@Bean
public RepositoryMetadata repositoryMetadata() {
    return new DefaultRepositoryMetadata(WagerActivityRepository.class);
}
@Bean
public RepositoryItemWriter<WagerActivity> writer() {
    DefaultCrudMethods defaultCrudMethods = new DefaultCrudMethods(repositoryMetadata());
    RepositoryItemWriter<WagerActivity> writer = new RepositoryItemWriter<>();
    writer.setRepository(wagerActivityRepository);
    writer.setMethodName(defaultCrudMethods.getSaveMethod().getName());
    return writer;
}

December 7th, 2017

Posted In: java ninja, Javaninja, Spring Batch, Spring Data JPA

Leave a Comment

How do you set the private member in another class? I was working on a Junit test for a class that isn’t usually wired into my Spring context. Since the class wasn’t being constructed by Spring for the test, I didn’t have the advantage of autowiring.

@Autowired
private CoreServiceBean coreServiceBean;

@Autowired
private EzMoneyServiceBean ezMoneyServiceBean;

Apache Commons BeanUtils didn’t work

I tried using Apache Commons BeanUtils to set the private property, but there is a silent return statement if it is truly private member.

try {
    descriptor =
        getPropertyUtils().getPropertyDescriptor(target, name);
    if (descriptor == null) {
        return; // Skip this property setter
    }
} catch (NoSuchMethodException e) {
    return; // Skip this property setter
}

Java Reflection

I next tried the Java Reflection API. It seems a little clunky, but it did the job without too much work. I performed the following steps:

  • I looked up the private field by name.
  • I set the field as accessible.
  • I set the new value of the field.

Here is what it looks like for one of the fields:

Field coreServiceBeanField = EzMoneyResourceBean.class.getDeclaredField("coreServiceBean");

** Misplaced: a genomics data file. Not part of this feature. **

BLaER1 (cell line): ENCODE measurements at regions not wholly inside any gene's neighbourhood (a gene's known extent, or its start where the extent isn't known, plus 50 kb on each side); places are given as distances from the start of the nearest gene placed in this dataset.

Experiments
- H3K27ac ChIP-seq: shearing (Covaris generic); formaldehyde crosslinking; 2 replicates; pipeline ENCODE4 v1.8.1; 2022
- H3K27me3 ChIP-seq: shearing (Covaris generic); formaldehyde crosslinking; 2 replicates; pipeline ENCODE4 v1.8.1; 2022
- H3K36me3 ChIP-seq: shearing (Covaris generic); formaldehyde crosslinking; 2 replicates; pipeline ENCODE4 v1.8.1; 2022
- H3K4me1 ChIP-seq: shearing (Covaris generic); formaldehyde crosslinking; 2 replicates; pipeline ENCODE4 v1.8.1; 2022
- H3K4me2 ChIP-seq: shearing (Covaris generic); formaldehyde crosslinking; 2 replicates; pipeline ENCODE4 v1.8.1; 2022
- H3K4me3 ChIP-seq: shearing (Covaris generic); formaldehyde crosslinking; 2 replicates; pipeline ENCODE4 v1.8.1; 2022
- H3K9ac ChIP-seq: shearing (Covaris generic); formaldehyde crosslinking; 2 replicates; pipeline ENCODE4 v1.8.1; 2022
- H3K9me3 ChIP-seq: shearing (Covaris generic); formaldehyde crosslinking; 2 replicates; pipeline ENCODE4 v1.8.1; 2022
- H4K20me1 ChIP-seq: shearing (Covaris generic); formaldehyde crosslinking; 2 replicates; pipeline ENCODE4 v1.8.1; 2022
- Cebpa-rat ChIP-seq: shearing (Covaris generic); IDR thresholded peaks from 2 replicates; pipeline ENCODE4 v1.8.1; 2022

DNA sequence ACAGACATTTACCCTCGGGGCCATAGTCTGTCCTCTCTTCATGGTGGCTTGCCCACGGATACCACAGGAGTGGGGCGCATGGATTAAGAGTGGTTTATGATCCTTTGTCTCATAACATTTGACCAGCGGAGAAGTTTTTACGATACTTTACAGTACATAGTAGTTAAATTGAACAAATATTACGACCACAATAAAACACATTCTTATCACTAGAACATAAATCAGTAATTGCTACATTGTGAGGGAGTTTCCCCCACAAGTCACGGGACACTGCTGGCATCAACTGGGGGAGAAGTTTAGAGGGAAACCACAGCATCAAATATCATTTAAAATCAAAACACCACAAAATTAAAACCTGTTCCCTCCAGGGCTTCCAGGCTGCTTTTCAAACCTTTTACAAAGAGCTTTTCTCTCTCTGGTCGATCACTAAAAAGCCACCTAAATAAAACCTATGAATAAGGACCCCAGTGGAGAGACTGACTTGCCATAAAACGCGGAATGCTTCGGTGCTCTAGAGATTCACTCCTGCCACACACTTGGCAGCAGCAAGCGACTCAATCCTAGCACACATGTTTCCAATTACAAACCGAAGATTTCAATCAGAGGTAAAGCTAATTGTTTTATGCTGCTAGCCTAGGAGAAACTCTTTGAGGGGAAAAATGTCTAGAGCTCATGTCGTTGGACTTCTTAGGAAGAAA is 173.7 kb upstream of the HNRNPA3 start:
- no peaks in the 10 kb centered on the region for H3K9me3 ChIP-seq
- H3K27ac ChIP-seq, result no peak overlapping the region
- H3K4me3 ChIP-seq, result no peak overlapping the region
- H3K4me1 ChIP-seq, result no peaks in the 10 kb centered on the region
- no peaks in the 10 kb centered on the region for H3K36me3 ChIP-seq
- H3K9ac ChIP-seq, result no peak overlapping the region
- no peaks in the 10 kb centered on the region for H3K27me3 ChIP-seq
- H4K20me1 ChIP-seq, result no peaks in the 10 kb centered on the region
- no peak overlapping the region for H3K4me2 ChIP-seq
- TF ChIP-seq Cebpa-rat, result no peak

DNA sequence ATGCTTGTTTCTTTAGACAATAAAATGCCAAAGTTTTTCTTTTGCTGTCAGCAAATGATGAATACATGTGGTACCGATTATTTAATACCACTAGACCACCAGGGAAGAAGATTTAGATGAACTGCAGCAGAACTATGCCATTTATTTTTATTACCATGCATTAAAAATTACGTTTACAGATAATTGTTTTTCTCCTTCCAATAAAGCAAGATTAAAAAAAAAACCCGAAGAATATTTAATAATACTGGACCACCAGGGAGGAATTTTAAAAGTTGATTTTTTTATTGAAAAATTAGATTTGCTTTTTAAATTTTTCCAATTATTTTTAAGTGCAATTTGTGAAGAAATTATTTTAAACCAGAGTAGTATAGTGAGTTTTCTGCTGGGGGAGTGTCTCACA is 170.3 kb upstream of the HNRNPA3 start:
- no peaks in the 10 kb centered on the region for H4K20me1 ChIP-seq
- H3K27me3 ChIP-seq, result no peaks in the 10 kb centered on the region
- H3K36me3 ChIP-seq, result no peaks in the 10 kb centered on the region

coreServiceBeanField.setAccessible(true);
coreServiceBeanField.set(ezMoneyResourceBean, coreServiceBean);

November 14th, 2017

Posted In: Java, java ninja, Javaninja

Tags:

Leave a Comment

Generating Java classes from an XSD is a common use case. I am partial to the Highsource (e.g. jvnet) maven-jaxb2-plugin. This plugin is very easy to use. Add the following to your pom.xml.

<build>
    <plugins>
        <plugin>
            <groupId>org.jvnet.jaxb2.maven2</groupId>
            <artifactId>maven-jaxb2-plugin</artifactId>
            <version>0.13.2</version>
            <executions>
                <execution>
                    <id>generate</id>
                    <goals>
                        <goal>generate</goal>
                    </goals>
                </execution>
            </executions>
        </plugin>
    </plugins>
</build>

By default, the plugin will compile any xsd files located in src/main/resources. They will be generated in target/generated-sources/xjc/generated.

Generated Classes

By default, the generated classes will be in the generated package. To customize this value, include an XJB file in the same directory as the target XSD. I prefer to do one XJB for each XSD like the following.

<?xml version="1.0" encoding="UTF-8" standalone="yes"?>
<jaxb:bindings
        version="2.1"
        xmlns:jaxb="http://java.sun.com/xml/ns/jaxb"
        xmlns:xs="http://www.w3.org/2001/XMLSchema">

    <jaxb:bindings schemaLocation="a.xsd" node="//xs:schema">
        <jaxb:schemaBindings>